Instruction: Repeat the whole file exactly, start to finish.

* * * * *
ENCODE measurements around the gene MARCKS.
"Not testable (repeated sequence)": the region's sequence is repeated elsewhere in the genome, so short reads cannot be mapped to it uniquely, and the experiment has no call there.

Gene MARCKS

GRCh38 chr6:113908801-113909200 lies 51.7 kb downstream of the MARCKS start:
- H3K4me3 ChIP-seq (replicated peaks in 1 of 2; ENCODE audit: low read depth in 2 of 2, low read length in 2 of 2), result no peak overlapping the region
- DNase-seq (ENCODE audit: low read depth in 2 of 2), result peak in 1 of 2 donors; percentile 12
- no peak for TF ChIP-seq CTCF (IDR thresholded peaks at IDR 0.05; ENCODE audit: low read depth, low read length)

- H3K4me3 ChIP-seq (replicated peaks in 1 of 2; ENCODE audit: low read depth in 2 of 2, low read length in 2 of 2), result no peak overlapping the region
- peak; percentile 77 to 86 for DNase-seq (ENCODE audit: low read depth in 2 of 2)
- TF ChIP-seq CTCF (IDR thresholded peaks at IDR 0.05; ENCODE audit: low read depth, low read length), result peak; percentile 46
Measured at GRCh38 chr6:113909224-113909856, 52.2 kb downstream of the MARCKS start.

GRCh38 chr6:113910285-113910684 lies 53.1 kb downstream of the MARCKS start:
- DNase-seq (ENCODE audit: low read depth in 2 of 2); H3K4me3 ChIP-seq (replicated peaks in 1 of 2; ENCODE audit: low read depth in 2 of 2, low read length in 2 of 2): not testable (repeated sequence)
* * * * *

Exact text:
ENCODE measurements around the gene MARCKS.
"Not testable (repeated sequence)": the region's sequence is repeated elsewhere in the genome, so short reads cannot be mapped to it uniquely, and the experiment has no call there.

Gene MARCKS

GRCh38 chr6:113908801-113909200 lies 51.7 kb downstream of the MARCKS start:
- H3K4me3 ChIP-seq (replicated peaks in 1 of 2; ENCODE audit: low read depth in 2 of 2, low read length in 2 of 2), result no peak overlapping the region
- DNase-seq (ENCODE audit: low read depth in 2 of 2), result peak in 1 of 2 donors; percentile 12
- no peak for TF ChIP-seq CTCF (IDR thresholded peaks at IDR 0.05; ENCODE audit: low read depth, low read length)

- H3K4me3 ChIP-seq (replicated peaks in 1 of 2; ENCODE audit: low read depth in 2 of 2, low read length in 2 of 2), result no peak overlapping the region
- peak; percentile 77 to 86 for DNase-seq (ENCODE audit: low read depth in 2 of 2)
- TF ChIP-seq CTCF (IDR thresholded peaks at IDR 0.05; ENCODE audit: low read depth, low read length), result peak; percentile 46
Measured at GRCh38 chr6:113909224-113909856, 52.2 kb downstream of the MARCKS start.

GRCh38 chr6:113910285-113910684 lies 53.1 kb downstream of the MARCKS start:
- DNase-seq (ENCODE audit: low read depth in 2 of 2); H3K4me3 ChIP-seq (replicated peaks in 1 of 2; ENCODE audit: low read depth in 2 of 2, low read length in 2 of 2): not testable (repeated sequence)